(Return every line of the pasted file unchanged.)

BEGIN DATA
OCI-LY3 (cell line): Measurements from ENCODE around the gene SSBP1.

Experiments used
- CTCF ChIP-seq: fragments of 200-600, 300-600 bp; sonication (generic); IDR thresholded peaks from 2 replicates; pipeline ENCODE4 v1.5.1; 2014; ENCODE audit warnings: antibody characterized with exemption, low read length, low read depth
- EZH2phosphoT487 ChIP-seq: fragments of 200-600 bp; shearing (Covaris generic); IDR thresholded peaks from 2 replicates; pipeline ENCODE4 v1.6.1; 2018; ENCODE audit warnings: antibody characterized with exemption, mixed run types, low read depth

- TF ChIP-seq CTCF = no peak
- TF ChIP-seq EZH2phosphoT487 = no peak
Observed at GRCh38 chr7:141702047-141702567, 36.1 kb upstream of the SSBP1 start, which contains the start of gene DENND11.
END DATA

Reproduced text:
OCI-LY3 (cell line): Measurements from ENCODE around the gene SSBP1.

Experiments used
- CTCF ChIP-seq: fragments of 200-600, 300-600 bp; sonication (generic); IDR thresholded peaks from 2 replicates; pipeline ENCODE4 v1.5.1; 2014; ENCODE audit warnings: antibody characterized with exemption, low read length, low read depth
- EZH2phosphoT487 ChIP-seq: fragments of 200-600 bp; shearing (Covaris generic); IDR thresholded peaks from 2 replicates; pipeline ENCODE4 v1.6.1; 2018; ENCODE audit warnings: antibody characterized with exemption, mixed run types, low read depth

- TF ChIP-seq CTCF = no peak
- TF ChIP-seq EZH2phosphoT487 = no peak
Observed at GRCh38 chr7:141702047-141702567, 36.1 kb upstream of the SSBP1 start, which contains the start of gene DENND11.